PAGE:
For to us a child is born,
to us a son is given;
and the government shall be upon his shoulder,
and his name shall be called
Wonderful Counselor, Mighty God,
Everlasting Father, Prince of Peace.
For as high as the heavens are above the earth,
so great is his steadfast love toward those who fear him;
12 as far as the east is from the west,
so far does he remove our transgressions from us.
13 As a father shows compassion to his children,
so the Lord shows compassion to those who fear him.
14 For he knows our frame;
he remembers that we are dust.
“You parents—if your children ask for a loaf of bread, do you give them a stone instead? Or if they ask for a fish, do you give them a snake? Of course not! So if you sinful people know how to give good gifts to your children, how much more will your heavenly Father give good gifts to those who ask him.”
Let’s begin today with an awesome story.
When Rick Hoyt was 15, he told his father that he wanted to participate in a benefit run for an athlete who had been paralyzed. The biggest obstacle to this was that Rick was also unable to walk, having been born quadriplegic due to cerebral palsy. His father, Dick, agreed to run the race while pushing Rick in his wheelchair for the entire five miles. Afterward, Rick told his dad that he didn’t feel handicapped when he was running, so the pair began running more races. For the past forty years, they have run more than 1,100 races together, including triathlons and marathons, as well as biked/run across the entire United States. This is fatherly love on display; Dick sought the best for his son, even if that included running hundreds of thousands of miles to help him feel more able-bodied. How much more is God’s love for us!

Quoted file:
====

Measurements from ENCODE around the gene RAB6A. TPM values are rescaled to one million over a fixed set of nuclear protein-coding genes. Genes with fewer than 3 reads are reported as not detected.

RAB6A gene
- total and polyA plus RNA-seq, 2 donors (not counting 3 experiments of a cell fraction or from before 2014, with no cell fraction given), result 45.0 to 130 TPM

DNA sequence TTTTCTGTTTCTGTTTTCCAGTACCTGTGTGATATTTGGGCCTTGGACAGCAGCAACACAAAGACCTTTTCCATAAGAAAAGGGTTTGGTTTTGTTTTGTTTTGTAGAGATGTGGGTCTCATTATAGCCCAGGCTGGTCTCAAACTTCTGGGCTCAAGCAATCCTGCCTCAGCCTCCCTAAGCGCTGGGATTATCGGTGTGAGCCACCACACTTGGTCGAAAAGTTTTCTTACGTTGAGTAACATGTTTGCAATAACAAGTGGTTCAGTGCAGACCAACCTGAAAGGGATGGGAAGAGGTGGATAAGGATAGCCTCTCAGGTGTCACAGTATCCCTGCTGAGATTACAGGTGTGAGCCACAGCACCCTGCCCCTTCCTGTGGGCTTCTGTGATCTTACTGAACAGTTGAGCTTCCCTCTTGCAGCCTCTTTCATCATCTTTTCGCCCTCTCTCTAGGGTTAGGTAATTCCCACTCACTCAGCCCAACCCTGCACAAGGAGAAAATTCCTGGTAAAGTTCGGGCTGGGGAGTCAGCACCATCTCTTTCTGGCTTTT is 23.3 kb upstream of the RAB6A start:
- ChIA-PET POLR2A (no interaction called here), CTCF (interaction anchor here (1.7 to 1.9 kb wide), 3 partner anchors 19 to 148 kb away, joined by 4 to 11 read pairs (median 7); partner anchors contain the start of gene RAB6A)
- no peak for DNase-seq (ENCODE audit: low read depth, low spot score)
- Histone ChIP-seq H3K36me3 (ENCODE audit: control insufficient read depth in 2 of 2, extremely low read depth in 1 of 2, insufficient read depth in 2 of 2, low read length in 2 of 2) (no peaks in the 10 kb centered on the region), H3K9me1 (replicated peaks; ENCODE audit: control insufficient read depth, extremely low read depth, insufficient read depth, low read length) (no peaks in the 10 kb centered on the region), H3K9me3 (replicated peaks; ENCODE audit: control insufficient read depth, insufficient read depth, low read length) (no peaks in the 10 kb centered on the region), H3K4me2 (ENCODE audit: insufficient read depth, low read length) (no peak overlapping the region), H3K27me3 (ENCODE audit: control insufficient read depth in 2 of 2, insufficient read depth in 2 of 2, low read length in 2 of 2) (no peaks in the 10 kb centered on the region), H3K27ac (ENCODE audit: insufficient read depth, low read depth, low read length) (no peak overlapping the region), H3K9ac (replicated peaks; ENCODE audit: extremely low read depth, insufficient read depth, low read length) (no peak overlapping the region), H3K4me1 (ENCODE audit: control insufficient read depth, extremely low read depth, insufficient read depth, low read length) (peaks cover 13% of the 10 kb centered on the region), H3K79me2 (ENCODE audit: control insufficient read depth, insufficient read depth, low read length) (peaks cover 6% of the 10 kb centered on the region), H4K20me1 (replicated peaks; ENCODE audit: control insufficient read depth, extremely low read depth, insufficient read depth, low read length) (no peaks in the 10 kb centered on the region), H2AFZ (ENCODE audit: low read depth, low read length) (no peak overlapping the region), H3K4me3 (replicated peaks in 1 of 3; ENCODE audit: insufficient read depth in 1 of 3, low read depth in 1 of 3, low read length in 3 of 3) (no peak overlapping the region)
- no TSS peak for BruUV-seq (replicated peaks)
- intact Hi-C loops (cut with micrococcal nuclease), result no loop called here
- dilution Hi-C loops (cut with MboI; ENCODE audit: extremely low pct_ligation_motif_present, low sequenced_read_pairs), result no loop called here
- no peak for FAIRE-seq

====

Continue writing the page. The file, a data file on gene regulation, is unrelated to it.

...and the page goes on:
“You parents—if your children ask for a loaf of bread, do you give them a stone instead? Or if they ask for a fish, do you give them a snake? Of course not! So if you sinful people know how to give good gifts to your children, how much more will your heavenly Father give good gifts to those who ask him.” (Matthew 7:9–11)
As Scripture says, “No one has ever seen God. But the unique One, who is himself God, is near to the Father’s heart. He has revealed God to us” (John 1:18). Jesus is God the Father revealed to us, giving us a fuller understanding of our Creator. Jesus’s himself said:
"I and the Father are one . . . know and understand that the Father is in me and I am in the Father." John 10:30, 38
Have I been with you so long, and you still do not know me, Philip? Whoever has seen me has seen the Father. How can you say, “Show us the Father”? Do you not believe that I am in the Father and the Father is in me? John 14:9–10a)
Through the Son we are able to discover just how good and loving the Father is. If you want to know what God is like, look at Jesus. Jesus is the perfect image of God, and the exact representation of his being. (Hebrews 1:1-3; Colossians 1:15-20) Jesus alone makes the Father known. He is our Everlasting Father.
Our response to the word father is undeniably tied to our experience with our earthly father. If your father is, or was, distant, absent, or abusive, your reaction might be one of fear, resentment, or even feeling unworthy of love. If your father is, or was, involved, encouraging, and handled discipline from a place of love, not anger, you most likely associate positive feelings toward the word father. The bible does not teach us that God is a father like our earthly fathers, rather we are taught by the scripture that God is a Father unlike any other. Jesus, your Everlasting Father, came down at Christmas to fill our hearts with God’s amazing love. This is God the Father’s gift to us at Christmas.
How comforting it is to read, “His name shall be called . . . Everlasting Father” (Isa. 9:6) Forever. There will be no goodbyes with him. Nothing in all creation will be able to separate us from his love. Not even death itself—indeed, it will only draw us nearer.
1. Read Psalm 103 and take note of the actions and characteristics of God that resonate in your soul. Use those verses to sing a song of praise to your heavenly Father.
2. What stands out to you when you reflect on Jesus as your Everlasting Father? How does it inspire or comfort you? How does it change your perspective on the birth of Christ?